I know Carol Hoover, the director of the Lubber Run Center and all of Section 2 of the county’s parks, will get back to me when I write this (since I know she reads this and is a big fan of all things Buckingham), but I must admit that I was a little disappointed at the Lubber Run Eggstravaganza Saturday, a holiday celebration sponsored by the county’s Parks, Recreation and Cultural Resources Department and the Arlington Jaycees. A $3 entrance fee per child was collected.
The event was fun, and my kids had a blast with all the carnival toys. The egg hunt, in the cold of Saturday morning, was a big hit, and my kids are wearing the rings and everything else that came in the little, colored plastic eggs. The Easter Bunny had scattered about 1,000 of those eggs all over the lawn and playground at the center, and all were collected within four or five minutes, including the handful of golden eggs which won the children who found them a nice little basket.
[Kids and families wait--just barely holding back--for the start of Saturday's "Eggstravaganza" at Lubber Run Center last, chilly, Saturday.]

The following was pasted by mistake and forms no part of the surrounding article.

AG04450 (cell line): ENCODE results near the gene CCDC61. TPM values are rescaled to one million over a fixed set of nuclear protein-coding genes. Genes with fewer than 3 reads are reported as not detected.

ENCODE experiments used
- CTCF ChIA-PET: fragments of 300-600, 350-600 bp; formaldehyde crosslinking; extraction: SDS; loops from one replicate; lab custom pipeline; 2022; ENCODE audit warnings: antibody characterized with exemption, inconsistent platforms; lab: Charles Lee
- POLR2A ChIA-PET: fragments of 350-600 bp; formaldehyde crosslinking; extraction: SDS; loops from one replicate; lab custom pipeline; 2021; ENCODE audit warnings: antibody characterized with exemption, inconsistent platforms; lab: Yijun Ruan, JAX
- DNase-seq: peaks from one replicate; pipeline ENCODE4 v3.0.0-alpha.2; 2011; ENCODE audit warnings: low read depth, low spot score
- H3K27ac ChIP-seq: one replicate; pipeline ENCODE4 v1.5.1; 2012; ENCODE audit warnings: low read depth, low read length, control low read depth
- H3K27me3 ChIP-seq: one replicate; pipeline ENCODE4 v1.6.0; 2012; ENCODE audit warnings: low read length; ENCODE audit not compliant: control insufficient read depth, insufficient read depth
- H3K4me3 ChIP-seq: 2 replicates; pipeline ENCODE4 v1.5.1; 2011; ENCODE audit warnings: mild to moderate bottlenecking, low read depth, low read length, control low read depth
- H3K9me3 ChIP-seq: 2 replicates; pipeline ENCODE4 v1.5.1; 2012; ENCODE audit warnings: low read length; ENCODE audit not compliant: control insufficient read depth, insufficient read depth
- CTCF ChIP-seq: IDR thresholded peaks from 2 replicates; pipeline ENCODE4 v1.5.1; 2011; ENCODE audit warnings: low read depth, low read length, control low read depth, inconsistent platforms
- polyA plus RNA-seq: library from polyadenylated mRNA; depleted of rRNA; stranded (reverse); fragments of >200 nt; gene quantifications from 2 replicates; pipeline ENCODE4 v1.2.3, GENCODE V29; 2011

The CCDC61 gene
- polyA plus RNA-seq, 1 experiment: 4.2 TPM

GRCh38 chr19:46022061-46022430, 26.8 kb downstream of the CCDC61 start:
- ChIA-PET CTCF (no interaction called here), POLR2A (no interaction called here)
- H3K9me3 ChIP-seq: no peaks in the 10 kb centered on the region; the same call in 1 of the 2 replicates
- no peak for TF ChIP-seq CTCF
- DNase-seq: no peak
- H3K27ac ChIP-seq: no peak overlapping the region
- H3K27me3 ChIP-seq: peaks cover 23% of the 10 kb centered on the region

Can this be legal?
For the last couple of weeks, someone—I’m guessing it’s construction workers at the Gates of Ballston—has been running extension cords across Pershing Drive.
Police Notes for Buckingham
Two weeks in a row and nothing to report, according to the police (excellent!).
Wednesday, April 04, 2007
For the first time in years, Sparrow Pond has been dredged as its maintenance requires and a couple beavers who had taken up residence there have been killed by the county as the law requires, said Greg Zell, the director of the Long Branch Nature Center which maintains the pond for the county.
A beaver dam at Sparrow Pond, on the W&OD Trail near the Long Branch Nature Center, is a threat to the trail as the dammed water erodes the dirt under the trail and could cause a collapse. In 1996, the trail ended up being used as part of the dam, and the Northern Virginia Regional Park Authority, which controls the trail, insisted that Arlington County remove those beavers and any future ones, Mr. Zell said.